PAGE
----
International Guru clients have built out their knowledge base in multiple languages. Collection Owners and Authors can create Guru Cards in any language. Below are four examples, along with some pros and cons, of various ways these clients organize the same knowledge in different languages within Guru.

Examples of Localized Knowledge Structures

1. Create all Cards in English (or another default language). Include a translation of the Card's content in an additional language.

For example, an English and Spanish Card might be titled: "Tips to maintain knowledge in several languages / Mantener los conocimientos en varios idiomas". Add the English version of the content at the top of the Card. Add translations of the same content in a different language below, for reference.


  • English-language Card content, and any additional translations of that content, can be found in one place.

  • It's easy to update Card content in multiple languages all at once.


  • The Card's Verifier must be able to verify all translations contained within the Card, or, a group of Verifiers must work out who is responsible for each language per Card.

2. Create Cards in multiple languages. Organize Cards in language-based Collections.

Each country/region manages the dedicated Collections with Card content in their language. If English is the originating language, circulate a list of required Cards to a manager in each region for Card translation and ongoing verification. Alternatively, if each manager speaks English, they can collaborate directly with a central knowledge manager whenever there is a change to the English version Card.


  • Access is easy to manage. Grant Collection permission based on user location or service language.

  • Card search is language agnostic. Results are purely based on the language of the search query.

  • Different language versions can be linked using Guru Card-to-Card linking.


  • A single Card cannot live in multiple Collections.

  • Viewing different language versions of a Card may be challenging, depending on permissions. Card-to-card links will appear “broken” when a user does not have permission to see the linked Card.

  • The responsibility is on the Authors and Collection Owners to keep all translated versions of Cards up-to-date.

  • Larger teams might find it difficult to maintain and organize Tags.

3. Create Cards in multiple languages. Organize Cards in Collections by Team. Leverage language Tags to enable filtering search results based on Tags.

In cases where (English-speaking) Guru users answer questions in other languages they aren't fluent in, help center articles sync into Guru (for all languages) and are tagged with the English title so that English speakers can identify the appropriate language article to use in their response. Knowledge Syncs can be leveraged if every language is centrally maintained.



  • Admins and Collection Owners cannot restrict access to Cards in different languages by Board or by Tag.

  • Search results can be cluttered with Cards in other languages if users do not use Tags to filter search results.

4. Use a combination of tiering, translation software, and internal escalation.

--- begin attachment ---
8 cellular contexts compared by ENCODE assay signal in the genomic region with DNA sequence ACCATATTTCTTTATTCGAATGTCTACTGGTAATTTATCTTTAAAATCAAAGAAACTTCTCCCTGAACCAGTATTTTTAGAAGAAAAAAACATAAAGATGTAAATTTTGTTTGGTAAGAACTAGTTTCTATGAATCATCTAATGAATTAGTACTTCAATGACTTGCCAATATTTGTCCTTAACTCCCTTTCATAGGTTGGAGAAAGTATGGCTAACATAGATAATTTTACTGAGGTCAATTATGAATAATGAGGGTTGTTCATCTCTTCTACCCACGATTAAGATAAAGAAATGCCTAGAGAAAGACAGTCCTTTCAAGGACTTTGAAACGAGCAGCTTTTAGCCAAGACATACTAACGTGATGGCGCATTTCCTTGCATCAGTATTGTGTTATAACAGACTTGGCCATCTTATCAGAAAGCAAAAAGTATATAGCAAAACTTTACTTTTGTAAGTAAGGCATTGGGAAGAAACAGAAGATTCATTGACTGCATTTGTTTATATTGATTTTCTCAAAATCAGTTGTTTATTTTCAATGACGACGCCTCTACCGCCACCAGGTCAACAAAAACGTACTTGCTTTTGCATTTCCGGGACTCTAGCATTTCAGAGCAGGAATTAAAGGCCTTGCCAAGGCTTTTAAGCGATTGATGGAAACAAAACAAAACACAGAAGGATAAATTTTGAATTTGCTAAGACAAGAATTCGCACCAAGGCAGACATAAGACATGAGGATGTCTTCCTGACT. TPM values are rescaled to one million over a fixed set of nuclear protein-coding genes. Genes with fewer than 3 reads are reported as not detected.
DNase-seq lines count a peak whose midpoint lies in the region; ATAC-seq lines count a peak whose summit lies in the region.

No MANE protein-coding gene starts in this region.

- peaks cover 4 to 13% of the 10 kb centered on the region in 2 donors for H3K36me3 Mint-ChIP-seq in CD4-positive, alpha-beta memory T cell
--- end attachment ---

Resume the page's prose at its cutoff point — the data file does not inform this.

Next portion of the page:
At a major gaming company, all Tier 1 issues are translated using software and handled in English by a Tier 1 support team. If an issue is escalated, it is handled by a native speaker of the language. When a Card is published from a support ticket, it is translated by that same software into every available language. Native speakers review the Guru cards that were auto-translated and add any additional cultural or customer-specific context not captured by machine translation.


  • A tiered support model can save costs.


  • It's possible vital context, specific to how different language speakers experience the issue, is not captured or is captured later.

Tips for forming a localization strategy

  • Localization is a continuous process as knowledge changes and becomes more complex over time. Choose a structure that will grow as your business grows, while ensuring knowledge can be reliably verified by a fluent speaker promptly.

  • Determine which markets, languages, and knowledge to build out first and expand from there over time, based on priority.

Tips for tagging Cards in multiple languages

  • Tags are sensitive to accents, so monitor for duplicate Tags (i.e. número versus numero). Leverage Tag Manager to merge duplicate Tags when appropriate.

  • Typing in a search term with an accent or without an accent may alter your search results, depending on whether the searched accent appears in the Tag.

Frequently Asked Questions about maintaining knowledge in several languages

Can I translate the Guru Web App and Chrome Extension into another language?

Guru is built in English. Translating the language of the Guru Web App and Chrome Extension into a language other than English is not supported by Guru. However, Chrome offers a workaround to change the language of your Chrome browser.

Does Guru support input method editors (IME)?

If you're having trouble using an IME Keyboard (i.e. writing in Korean, Chinese, Japanese, etc.), try authoring your content outside of Guru, then, copy/paste your content into your Guru Card. Additionally, the Knowledge Clipper can be used to input this type of content.

Does Guru support direct translation?

Guru's Web App does not support direct translation. As a workaround and if a direct translation is sufficient without any changes based on local nuances, you can use Workato or Zapier to automatically generate a new Guru Card containing a direct translation every time a new Card is created.

🏡 Check this out in the Guru Community!

Learn how other teams built out their knowledge base in multiple languages and share your ideas in this thread.

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